A third regulatory official involved in China’s initial public offerings has been arrested, throwing the highly politicised system for IPOs under further scrutiny.
The government’s tight grip over IPOs has long created incentives for corruption, as the fate of stock sales worth billions of dollars rests with low-paid civil servants. More than 600 companies are waiting for permission to debut on the Shanghai or Shenzhen stock exchanges, and wait times of more than a year are common.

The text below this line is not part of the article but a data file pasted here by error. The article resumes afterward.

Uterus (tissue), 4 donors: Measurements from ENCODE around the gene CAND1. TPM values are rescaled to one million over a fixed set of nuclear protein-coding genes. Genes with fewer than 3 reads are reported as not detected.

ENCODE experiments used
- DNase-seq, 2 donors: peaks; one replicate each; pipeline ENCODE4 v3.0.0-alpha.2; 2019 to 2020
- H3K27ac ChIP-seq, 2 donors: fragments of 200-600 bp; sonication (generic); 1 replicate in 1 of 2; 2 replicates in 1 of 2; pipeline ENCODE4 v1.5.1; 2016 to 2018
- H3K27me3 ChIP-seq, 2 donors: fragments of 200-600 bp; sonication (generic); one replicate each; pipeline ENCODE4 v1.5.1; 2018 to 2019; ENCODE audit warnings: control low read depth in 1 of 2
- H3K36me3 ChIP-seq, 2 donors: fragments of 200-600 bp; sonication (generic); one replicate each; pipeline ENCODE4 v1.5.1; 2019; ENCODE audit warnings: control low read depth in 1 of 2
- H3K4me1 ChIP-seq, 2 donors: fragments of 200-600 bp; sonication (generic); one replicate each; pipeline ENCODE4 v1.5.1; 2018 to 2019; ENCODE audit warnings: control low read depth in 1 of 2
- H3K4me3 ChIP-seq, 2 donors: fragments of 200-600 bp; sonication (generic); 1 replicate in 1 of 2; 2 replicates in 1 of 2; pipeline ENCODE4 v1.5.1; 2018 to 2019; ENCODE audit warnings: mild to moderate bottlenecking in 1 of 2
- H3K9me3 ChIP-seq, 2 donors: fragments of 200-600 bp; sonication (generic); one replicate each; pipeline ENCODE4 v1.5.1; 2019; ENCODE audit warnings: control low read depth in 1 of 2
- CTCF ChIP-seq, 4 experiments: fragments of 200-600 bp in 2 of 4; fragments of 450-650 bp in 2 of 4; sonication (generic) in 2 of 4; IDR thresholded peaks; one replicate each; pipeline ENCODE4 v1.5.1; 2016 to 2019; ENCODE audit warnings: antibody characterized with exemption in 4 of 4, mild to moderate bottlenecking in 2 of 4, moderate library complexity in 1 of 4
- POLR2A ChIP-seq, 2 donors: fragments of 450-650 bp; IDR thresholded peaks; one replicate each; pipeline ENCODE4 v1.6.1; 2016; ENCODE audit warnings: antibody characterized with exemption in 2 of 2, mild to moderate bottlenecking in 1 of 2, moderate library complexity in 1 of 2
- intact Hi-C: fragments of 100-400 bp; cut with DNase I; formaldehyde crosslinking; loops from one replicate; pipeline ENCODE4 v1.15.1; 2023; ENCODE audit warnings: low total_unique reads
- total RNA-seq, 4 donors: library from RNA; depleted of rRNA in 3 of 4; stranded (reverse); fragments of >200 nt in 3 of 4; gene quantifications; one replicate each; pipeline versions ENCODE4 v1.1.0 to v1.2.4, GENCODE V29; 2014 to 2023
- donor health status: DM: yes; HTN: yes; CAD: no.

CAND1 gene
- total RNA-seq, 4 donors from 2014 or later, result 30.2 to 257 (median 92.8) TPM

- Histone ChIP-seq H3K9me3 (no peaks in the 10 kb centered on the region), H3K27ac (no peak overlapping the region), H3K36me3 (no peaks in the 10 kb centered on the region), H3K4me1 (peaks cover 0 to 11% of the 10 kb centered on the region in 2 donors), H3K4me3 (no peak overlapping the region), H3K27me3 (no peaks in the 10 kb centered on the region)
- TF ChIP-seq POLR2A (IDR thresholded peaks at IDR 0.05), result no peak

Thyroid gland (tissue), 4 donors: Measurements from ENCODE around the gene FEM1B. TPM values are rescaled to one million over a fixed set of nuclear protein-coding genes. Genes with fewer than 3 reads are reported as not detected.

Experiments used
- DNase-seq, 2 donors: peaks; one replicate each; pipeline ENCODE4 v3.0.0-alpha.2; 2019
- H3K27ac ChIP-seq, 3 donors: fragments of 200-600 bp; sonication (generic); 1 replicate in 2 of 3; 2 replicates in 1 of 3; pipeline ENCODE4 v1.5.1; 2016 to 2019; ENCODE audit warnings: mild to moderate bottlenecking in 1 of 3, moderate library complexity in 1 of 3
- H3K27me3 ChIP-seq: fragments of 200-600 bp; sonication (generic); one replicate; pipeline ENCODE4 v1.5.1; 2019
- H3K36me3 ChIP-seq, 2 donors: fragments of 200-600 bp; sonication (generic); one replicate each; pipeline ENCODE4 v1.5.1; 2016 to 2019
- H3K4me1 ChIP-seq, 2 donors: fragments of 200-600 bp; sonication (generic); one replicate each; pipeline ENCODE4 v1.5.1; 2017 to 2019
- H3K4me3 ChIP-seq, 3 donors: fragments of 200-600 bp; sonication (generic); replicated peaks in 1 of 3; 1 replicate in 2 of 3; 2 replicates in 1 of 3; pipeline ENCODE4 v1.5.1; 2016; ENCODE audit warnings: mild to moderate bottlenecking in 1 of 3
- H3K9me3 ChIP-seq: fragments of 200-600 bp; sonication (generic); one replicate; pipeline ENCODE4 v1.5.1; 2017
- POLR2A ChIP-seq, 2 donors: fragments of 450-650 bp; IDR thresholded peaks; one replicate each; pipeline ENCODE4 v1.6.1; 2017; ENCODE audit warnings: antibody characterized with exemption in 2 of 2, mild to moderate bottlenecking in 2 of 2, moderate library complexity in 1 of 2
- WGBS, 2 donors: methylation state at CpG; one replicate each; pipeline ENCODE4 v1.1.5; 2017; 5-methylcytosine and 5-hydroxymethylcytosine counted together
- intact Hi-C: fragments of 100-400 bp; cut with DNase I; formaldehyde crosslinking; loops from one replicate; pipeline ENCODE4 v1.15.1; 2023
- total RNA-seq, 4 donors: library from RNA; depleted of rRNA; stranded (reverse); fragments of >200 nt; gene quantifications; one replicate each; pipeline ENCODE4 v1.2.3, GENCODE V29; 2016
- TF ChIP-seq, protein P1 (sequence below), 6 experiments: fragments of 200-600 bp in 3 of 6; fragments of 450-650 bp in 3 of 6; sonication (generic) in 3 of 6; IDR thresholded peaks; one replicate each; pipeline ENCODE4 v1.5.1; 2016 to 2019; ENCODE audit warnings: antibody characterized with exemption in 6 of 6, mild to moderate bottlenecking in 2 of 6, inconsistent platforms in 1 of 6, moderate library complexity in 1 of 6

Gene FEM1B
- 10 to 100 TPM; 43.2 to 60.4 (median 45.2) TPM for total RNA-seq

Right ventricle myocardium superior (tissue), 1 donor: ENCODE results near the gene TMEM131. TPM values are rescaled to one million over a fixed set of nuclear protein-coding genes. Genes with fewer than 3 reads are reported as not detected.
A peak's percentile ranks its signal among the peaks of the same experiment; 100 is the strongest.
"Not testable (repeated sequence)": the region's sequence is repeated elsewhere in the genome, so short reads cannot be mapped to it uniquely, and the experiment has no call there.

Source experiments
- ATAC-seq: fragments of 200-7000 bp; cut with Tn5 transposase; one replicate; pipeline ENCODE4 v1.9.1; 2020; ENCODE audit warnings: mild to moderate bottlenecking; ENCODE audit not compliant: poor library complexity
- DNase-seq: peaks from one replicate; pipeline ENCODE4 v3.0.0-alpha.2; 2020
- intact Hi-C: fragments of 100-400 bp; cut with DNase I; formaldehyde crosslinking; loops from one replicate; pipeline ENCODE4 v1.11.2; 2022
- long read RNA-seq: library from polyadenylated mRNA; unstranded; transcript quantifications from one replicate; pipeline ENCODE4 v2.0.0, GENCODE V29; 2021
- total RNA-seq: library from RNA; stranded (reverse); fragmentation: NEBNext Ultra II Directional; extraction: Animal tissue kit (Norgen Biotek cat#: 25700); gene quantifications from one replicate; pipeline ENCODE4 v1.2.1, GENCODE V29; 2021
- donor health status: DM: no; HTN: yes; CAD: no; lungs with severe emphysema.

At least three officials involved in IPO approvals have been detained this year. Financial website Caixin reported late on Wednesday that Xi Longsheng, chief inspection officer at the China Securities Regulatory Commission, had been escorted from his office by investigators in recent days. He had previously served as section chief in the agency’s issuance department.
The original article can be found at ft.com